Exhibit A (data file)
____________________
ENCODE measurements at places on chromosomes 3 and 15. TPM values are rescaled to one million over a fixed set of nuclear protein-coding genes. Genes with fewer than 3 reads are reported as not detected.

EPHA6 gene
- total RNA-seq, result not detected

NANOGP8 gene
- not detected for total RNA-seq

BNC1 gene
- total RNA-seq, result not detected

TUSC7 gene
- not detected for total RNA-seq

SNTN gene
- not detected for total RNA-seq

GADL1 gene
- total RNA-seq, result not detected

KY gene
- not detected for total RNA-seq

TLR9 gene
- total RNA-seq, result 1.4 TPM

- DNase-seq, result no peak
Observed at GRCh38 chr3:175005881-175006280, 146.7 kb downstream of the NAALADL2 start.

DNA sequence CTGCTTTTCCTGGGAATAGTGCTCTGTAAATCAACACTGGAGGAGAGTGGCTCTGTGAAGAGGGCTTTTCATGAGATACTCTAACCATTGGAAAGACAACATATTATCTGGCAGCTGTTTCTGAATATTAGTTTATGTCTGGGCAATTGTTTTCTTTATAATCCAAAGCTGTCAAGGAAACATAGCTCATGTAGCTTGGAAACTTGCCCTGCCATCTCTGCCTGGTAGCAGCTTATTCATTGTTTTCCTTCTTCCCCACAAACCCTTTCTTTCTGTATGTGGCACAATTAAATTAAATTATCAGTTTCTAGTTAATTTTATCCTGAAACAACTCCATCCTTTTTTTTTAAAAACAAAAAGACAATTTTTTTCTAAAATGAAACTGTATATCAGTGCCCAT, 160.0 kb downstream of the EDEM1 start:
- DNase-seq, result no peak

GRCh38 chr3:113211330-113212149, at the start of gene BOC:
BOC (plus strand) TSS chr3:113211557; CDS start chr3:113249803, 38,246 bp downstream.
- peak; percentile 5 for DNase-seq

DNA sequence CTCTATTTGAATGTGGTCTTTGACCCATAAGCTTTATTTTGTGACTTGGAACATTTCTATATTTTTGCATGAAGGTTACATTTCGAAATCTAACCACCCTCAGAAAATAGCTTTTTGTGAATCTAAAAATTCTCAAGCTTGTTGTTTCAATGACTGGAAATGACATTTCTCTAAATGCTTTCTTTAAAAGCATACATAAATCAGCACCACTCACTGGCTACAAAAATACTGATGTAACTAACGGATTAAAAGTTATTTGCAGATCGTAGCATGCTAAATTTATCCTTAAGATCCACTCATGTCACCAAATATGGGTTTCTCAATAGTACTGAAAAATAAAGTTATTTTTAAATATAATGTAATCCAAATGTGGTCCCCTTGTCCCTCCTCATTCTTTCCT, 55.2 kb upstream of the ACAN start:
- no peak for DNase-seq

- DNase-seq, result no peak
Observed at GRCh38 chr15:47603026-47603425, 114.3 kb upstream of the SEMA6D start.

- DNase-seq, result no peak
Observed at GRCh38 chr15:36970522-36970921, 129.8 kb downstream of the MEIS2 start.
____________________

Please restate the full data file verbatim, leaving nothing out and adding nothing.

ENCODE measurements at places on chromosomes 3 and 15. TPM values are rescaled to one million over a fixed set of nuclear protein-coding genes. Genes with fewer than 3 reads are reported as not detected.

EPHA6 gene
- total RNA-seq, result not detected

NANOGP8 gene
- not detected for total RNA-seq

BNC1 gene
- total RNA-seq, result not detected

TUSC7 gene
- not detected for total RNA-seq

SNTN gene
- not detected for total RNA-seq

GADL1 gene
- total RNA-seq, result not detected

KY gene
- not detected for total RNA-seq

TLR9 gene
- total RNA-seq, result 1.4 TPM

- DNase-seq, result no peak
Observed at GRCh38 chr3:175005881-175006280, 146.7 kb downstream of the NAALADL2 start.

DNA sequence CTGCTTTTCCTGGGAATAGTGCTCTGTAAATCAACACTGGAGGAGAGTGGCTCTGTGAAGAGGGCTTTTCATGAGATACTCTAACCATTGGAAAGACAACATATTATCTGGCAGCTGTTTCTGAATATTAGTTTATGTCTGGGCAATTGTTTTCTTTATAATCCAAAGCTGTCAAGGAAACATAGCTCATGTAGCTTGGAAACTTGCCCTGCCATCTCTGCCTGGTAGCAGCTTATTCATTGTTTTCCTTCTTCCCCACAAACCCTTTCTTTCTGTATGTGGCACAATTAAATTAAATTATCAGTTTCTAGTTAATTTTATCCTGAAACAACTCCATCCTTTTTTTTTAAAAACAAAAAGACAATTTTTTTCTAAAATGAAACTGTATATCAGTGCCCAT, 160.0 kb downstream of the EDEM1 start:
- DNase-seq, result no peak

GRCh38 chr3:113211330-113212149, at the start of gene BOC:
BOC (plus strand) TSS chr3:113211557; CDS start chr3:113249803, 38,246 bp downstream.
- peak; percentile 5 for DNase-seq

DNA sequence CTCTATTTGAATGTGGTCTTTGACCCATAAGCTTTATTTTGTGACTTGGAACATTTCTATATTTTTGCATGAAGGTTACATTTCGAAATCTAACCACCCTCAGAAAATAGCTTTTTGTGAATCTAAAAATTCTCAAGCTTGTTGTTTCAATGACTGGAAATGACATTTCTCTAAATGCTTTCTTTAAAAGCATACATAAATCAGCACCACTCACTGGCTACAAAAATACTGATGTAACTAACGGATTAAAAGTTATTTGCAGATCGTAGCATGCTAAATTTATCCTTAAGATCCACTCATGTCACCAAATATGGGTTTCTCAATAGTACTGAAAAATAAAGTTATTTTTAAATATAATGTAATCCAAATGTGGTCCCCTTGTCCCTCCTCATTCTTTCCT, 55.2 kb upstream of the ACAN start:
- no peak for DNase-seq

- DNase-seq, result no peak
Observed at GRCh38 chr15:47603026-47603425, 114.3 kb upstream of the SEMA6D start.

- DNase-seq, result no peak
Observed at GRCh38 chr15:36970522-36970921, 129.8 kb downstream of the MEIS2 start.